Please introduce yourself and your book(s)!
My name is Tara Johnson and I’m a Southern girl who loves to help people break free from the lies they have believed about themselves. I write historical romance for Tyndale House Publishers and am a huge Civil War nerd. My debut novel Engraved on the Heart was inspired by the brave women who worked as spies during the Civil War. The heroine Keziah battles epilepsy, just as I did as a child, and fears her illness will be a huge detriment to her work in the Underground Railroad, but she learns broken doesn’t mean worthless.
What is/are the real-life story(ies) behind your book(s)?
My most recent release Where Dandelions Bloom is based on real life Civil War soldier Sarah “Emma” Edmonds. Emma, in order to escape her abusive father, ran away and enlisted in the Union army. Posing under the alias Frank Thomas, Emma became invaluable to the Union, working as an ambulance runner, regimental mail carrier, and eventually as a spy for Allan Pinkerton.
How do you deal with creative block?
I have found most creativity flows best when I’m well-rested and eating right. Even then, the process can get sticky. Usually the problem is that I’m in my own head too much overthinking the problem and becoming overwhelmed. It’s like putting together a puzzle with a piece that won’t fit. The best thing I’ve found is to step away for a little while…do something a bit mindless. Vacuum, wash dishes, go for a walk, pull weeds. There’s something about engaging in simple tasks that frees up the mind. I also pray often and look for ways to nurture my inner artist. Spending time playing is so healthy for creativity and too many us, myself included, place it as a low priority. It shouldn’t be.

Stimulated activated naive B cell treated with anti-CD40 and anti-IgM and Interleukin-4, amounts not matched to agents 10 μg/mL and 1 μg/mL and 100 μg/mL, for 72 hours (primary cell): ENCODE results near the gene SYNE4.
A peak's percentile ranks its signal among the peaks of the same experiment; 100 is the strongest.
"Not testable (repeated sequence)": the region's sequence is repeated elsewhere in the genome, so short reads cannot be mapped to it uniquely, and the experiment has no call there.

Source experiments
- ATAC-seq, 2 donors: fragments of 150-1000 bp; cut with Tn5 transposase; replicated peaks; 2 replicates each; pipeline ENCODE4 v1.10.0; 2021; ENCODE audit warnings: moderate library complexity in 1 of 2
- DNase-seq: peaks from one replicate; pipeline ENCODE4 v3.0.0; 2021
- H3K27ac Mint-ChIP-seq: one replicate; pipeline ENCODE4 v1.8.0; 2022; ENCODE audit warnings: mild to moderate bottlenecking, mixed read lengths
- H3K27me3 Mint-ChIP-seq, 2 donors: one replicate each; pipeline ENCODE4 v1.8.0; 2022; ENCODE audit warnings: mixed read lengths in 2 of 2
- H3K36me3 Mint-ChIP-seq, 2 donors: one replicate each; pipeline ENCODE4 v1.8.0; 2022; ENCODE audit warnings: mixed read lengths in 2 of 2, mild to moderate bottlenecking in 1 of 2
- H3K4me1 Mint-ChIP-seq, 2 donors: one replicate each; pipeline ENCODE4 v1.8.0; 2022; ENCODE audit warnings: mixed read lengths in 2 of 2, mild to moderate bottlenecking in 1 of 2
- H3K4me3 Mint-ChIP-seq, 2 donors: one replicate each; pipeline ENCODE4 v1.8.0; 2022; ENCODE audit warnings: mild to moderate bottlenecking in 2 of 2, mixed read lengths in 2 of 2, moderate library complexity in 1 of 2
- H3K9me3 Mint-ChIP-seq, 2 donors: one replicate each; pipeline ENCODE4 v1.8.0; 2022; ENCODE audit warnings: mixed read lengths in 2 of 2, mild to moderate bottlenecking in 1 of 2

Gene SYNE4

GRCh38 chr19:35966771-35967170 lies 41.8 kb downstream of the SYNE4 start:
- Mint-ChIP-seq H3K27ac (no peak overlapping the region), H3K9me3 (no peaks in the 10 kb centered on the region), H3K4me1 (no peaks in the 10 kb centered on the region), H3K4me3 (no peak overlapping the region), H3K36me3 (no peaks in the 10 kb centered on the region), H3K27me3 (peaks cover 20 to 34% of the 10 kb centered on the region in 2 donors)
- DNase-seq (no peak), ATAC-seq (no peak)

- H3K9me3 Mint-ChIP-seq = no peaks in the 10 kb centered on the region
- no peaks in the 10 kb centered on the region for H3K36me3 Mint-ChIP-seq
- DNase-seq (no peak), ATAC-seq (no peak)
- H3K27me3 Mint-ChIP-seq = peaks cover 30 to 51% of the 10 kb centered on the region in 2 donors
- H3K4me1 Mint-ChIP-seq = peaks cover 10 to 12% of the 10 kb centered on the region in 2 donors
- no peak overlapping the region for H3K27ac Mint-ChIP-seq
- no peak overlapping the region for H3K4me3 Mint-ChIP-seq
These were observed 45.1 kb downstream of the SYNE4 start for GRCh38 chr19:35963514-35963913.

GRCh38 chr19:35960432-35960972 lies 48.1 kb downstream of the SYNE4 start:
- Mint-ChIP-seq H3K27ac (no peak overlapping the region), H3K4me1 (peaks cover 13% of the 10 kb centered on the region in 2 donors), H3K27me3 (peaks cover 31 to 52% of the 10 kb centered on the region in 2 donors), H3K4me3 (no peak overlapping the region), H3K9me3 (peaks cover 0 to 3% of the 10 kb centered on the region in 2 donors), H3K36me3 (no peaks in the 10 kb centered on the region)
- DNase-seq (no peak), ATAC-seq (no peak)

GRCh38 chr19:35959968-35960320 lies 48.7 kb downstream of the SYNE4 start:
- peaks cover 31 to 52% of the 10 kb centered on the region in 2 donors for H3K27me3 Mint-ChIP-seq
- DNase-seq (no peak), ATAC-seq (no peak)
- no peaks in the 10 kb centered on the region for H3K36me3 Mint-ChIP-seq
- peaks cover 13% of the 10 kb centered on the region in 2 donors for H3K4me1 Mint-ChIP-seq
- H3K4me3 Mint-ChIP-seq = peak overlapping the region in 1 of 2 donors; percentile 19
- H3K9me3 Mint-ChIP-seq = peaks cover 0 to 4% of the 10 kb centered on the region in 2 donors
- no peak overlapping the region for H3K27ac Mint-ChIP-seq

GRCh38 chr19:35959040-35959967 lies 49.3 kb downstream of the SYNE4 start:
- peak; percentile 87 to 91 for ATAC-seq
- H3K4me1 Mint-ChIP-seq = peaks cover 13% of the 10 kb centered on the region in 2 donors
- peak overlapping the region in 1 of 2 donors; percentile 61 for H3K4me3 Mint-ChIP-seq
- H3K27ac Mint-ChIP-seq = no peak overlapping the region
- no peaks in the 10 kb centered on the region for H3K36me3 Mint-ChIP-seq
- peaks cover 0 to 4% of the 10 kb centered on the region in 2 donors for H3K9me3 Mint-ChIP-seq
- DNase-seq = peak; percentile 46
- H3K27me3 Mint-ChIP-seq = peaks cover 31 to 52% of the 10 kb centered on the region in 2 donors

What are the biggest mistakes you can make in a book?
I think one of the biggest mistakes is not developing the main characters’ wounds before starting to write. Every character, every human being for that matter, comes with a set of wounds, fears and misbeliefs that shapes their view of life. A character’s deepest fear, and the lies they’ve believed about themselves or about society, are foundational towards developing deep conflict, creating emotionally rich characters and developing both an engaging internal and external plot. I think many writers focus on developing the external, surface kind of conflicts and plot points, but often consider character wounds as an afterthought.
How do bad reviews and negative feedback affect you and how do you deal with them?
I’m a recovering people pleaser and so I don’t read the reviews. I’ve had to learn to protect my heart in that aspect. My perception of my worth shouldn’t oscillate based on someone else’s opinion. I think that’s the danger many authors make in calling their book their ‘baby’. The stories we write are products. When we think of them that way, it takes the sting out of criticism and reminds us that what we produce has very little to do with our value. It helps keep the lines separated.
What role do emotions play in creativity?
Goldberg once said that writers live life twice. I believe it to be
true. Writers who connect to readers are those who have gone through
the tough stuff life deals out, then digs back down into the shadowed
mess and wallows in it a bit longer. They expose the muck to light.
They point to the mess and say, “See this? This is real. You’re
What are your plans for future books?
My third book with Tyndale, entitled All Through the Night, is set to release the spring of 2020.
My bio link: https://www.tyndale.com/authors/tara-johnson/3813